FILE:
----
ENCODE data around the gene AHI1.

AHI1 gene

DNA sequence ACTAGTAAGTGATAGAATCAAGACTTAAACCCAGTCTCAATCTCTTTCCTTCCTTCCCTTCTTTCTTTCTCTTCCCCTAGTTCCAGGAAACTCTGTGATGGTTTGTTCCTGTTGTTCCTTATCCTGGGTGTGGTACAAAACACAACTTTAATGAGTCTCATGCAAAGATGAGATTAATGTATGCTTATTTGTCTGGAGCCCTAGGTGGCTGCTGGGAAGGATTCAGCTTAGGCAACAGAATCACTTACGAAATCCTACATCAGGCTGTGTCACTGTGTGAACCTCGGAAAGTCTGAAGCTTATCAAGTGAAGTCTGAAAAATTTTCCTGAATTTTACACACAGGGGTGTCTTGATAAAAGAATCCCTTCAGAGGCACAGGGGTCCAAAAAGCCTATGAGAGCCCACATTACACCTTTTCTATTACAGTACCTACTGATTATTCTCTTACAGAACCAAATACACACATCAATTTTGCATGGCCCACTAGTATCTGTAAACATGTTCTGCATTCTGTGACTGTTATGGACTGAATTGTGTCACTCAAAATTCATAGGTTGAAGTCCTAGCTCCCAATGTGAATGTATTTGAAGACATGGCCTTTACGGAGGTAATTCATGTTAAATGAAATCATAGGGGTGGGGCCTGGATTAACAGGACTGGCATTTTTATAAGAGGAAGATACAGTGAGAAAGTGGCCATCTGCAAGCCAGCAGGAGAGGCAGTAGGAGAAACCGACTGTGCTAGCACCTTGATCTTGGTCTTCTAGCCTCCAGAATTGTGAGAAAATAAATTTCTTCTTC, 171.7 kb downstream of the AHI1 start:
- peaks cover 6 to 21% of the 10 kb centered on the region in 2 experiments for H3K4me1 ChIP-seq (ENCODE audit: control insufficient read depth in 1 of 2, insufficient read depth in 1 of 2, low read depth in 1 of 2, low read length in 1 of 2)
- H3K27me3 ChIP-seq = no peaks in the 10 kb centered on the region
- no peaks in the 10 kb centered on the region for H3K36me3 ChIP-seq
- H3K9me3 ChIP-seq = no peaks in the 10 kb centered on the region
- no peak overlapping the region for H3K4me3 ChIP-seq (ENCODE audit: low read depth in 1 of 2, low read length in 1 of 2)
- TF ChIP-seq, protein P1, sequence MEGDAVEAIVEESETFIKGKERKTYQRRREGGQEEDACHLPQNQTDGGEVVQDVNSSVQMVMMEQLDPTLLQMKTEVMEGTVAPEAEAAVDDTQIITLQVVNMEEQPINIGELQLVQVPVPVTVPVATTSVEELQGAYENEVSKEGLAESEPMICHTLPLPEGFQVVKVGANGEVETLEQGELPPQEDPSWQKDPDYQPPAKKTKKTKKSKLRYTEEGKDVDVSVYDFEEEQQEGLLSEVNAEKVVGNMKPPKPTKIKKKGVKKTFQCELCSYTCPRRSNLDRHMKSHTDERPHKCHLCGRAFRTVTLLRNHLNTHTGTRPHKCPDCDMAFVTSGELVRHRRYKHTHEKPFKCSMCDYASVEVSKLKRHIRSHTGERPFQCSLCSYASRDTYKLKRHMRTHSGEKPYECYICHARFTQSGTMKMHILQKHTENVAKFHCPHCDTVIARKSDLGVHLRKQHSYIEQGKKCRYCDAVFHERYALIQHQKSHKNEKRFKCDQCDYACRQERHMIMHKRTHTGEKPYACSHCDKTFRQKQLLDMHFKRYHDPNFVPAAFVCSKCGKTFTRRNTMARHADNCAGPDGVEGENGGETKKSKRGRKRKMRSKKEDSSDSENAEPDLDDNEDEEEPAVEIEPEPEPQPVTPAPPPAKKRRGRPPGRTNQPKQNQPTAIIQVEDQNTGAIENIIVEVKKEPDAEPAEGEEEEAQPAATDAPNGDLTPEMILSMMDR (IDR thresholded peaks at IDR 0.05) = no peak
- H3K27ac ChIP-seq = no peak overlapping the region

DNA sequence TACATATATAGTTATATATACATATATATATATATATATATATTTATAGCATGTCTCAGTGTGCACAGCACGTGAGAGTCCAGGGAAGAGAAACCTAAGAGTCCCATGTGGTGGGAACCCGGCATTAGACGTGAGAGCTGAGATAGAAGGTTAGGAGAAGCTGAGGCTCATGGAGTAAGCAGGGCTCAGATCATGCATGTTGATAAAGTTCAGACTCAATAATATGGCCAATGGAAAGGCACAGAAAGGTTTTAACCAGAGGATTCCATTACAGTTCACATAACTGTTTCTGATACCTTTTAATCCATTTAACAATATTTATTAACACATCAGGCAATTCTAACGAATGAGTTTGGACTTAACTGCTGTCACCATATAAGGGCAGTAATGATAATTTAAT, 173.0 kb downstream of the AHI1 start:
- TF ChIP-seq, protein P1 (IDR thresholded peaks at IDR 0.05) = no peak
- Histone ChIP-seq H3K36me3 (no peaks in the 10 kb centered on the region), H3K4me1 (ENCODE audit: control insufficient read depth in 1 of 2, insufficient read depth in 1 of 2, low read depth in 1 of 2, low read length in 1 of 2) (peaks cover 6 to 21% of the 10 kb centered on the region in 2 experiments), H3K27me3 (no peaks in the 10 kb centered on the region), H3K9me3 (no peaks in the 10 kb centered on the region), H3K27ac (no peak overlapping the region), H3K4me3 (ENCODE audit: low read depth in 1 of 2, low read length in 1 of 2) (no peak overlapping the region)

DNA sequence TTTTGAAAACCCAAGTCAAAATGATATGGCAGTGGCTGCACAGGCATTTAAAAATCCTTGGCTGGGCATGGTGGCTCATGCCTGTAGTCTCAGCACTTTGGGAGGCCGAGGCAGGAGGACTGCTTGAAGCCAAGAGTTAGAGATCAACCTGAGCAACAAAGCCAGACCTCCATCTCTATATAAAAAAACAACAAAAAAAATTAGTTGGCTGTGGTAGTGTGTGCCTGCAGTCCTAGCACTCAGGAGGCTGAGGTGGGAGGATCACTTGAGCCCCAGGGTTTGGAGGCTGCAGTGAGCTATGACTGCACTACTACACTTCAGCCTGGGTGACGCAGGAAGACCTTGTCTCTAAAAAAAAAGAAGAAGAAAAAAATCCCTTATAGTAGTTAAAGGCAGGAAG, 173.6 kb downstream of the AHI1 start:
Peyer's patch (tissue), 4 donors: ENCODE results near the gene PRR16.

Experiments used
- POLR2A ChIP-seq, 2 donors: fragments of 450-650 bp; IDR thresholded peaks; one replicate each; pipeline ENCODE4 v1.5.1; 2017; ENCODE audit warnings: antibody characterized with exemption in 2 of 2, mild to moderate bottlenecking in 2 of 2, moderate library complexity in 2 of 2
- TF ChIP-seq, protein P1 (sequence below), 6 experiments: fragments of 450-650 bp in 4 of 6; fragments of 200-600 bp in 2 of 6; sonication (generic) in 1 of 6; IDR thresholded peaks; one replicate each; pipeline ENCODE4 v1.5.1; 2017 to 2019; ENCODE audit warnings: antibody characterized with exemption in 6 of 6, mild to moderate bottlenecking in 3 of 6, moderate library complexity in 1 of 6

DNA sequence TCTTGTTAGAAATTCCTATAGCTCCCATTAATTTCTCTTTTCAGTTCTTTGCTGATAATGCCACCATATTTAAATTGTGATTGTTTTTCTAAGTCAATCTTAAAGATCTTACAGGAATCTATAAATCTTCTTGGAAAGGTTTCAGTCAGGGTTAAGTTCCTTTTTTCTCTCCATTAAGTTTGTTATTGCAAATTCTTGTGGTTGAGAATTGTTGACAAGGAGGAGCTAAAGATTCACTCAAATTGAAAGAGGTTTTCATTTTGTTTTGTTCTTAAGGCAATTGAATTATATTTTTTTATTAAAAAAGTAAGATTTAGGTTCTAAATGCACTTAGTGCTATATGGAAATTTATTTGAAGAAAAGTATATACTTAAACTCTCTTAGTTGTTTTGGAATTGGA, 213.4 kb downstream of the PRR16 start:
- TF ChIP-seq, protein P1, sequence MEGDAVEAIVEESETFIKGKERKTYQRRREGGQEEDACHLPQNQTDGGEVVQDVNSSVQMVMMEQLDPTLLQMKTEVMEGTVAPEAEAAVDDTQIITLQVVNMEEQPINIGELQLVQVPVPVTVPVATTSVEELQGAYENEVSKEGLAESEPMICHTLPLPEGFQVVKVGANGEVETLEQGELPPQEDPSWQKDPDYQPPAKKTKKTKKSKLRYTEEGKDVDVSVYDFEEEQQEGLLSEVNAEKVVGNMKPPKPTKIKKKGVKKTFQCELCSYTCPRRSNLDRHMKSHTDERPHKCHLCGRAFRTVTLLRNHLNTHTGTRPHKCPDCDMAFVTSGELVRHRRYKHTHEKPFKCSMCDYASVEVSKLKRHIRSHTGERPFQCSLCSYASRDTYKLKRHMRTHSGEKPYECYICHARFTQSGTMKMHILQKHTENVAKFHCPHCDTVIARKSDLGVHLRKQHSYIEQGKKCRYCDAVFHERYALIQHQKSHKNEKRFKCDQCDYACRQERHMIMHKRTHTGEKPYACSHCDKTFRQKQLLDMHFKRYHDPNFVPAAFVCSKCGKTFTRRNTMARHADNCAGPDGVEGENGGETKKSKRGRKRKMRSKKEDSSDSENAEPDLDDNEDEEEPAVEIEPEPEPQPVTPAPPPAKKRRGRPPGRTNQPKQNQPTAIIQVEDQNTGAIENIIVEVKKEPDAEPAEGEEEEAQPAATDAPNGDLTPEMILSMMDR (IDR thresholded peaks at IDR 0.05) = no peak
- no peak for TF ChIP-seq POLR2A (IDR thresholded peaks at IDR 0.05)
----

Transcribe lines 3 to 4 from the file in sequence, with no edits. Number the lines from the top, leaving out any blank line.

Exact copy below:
DNA sequence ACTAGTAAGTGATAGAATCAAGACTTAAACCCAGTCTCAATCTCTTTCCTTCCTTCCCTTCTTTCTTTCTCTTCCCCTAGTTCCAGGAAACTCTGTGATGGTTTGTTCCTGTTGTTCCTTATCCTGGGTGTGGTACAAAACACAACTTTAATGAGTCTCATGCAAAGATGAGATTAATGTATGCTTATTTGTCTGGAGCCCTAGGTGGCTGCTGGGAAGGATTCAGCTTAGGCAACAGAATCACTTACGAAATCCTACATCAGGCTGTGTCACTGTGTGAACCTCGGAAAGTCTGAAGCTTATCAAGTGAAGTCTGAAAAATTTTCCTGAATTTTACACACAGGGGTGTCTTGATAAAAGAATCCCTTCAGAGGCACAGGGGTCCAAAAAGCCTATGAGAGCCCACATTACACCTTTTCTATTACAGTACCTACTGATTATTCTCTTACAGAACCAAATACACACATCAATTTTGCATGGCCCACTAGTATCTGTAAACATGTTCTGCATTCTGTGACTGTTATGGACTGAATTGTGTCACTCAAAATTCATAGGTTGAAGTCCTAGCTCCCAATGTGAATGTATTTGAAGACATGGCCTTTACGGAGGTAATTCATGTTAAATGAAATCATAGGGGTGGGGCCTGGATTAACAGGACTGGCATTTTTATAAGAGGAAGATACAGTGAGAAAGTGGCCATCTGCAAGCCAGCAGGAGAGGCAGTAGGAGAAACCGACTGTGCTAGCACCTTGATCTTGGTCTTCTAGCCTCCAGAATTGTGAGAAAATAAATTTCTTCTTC, 171.7 kb downstream of the AHI1 start:
- peaks cover 6 to 21% of the 10 kb centered on the region in 2 experiments for H3K4me1 ChIP-seq (ENCODE audit: control insufficient read depth in 1 of 2, insufficient read depth in 1 of 2, low read depth in 1 of 2, low read length in 1 of 2)